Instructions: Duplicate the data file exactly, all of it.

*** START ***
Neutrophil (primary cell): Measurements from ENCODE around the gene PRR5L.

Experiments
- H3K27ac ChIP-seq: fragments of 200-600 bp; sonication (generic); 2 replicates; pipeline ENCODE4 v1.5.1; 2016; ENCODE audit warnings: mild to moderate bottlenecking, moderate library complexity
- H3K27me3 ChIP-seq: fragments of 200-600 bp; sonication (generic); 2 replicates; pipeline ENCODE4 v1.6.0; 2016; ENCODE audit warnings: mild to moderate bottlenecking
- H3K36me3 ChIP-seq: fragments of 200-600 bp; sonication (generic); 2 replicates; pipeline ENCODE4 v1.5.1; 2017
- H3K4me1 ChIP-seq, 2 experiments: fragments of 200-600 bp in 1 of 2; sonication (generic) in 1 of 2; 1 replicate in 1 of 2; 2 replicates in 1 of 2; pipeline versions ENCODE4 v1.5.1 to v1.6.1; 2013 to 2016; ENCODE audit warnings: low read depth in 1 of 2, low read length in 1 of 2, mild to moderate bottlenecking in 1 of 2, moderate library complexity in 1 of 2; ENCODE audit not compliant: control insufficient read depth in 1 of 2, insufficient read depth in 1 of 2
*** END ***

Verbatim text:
Neutrophil (primary cell): Measurements from ENCODE around the gene PRR5L.

Experiments
- H3K27ac ChIP-seq: fragments of 200-600 bp; sonication (generic); 2 replicates; pipeline ENCODE4 v1.5.1; 2016; ENCODE audit warnings: mild to moderate bottlenecking, moderate library complexity
- H3K27me3 ChIP-seq: fragments of 200-600 bp; sonication (generic); 2 replicates; pipeline ENCODE4 v1.6.0; 2016; ENCODE audit warnings: mild to moderate bottlenecking
- H3K36me3 ChIP-seq: fragments of 200-600 bp; sonication (generic); 2 replicates; pipeline ENCODE4 v1.5.1; 2017
- H3K4me1 ChIP-seq, 2 experiments: fragments of 200-600 bp in 1 of 2; sonication (generic) in 1 of 2; 1 replicate in 1 of 2; 2 replicates in 1 of 2; pipeline versions ENCODE4 v1.5.1 to v1.6.1; 2013 to 2016; ENCODE audit warnings: low read depth in 1 of 2, low read length in 1 of 2, mild to moderate bottlenecking in 1 of 2, moderate library complexity in 1 of 2; ENCODE audit not compliant: control insufficient read depth in 1 of 2, insufficient read depth in 1 of 2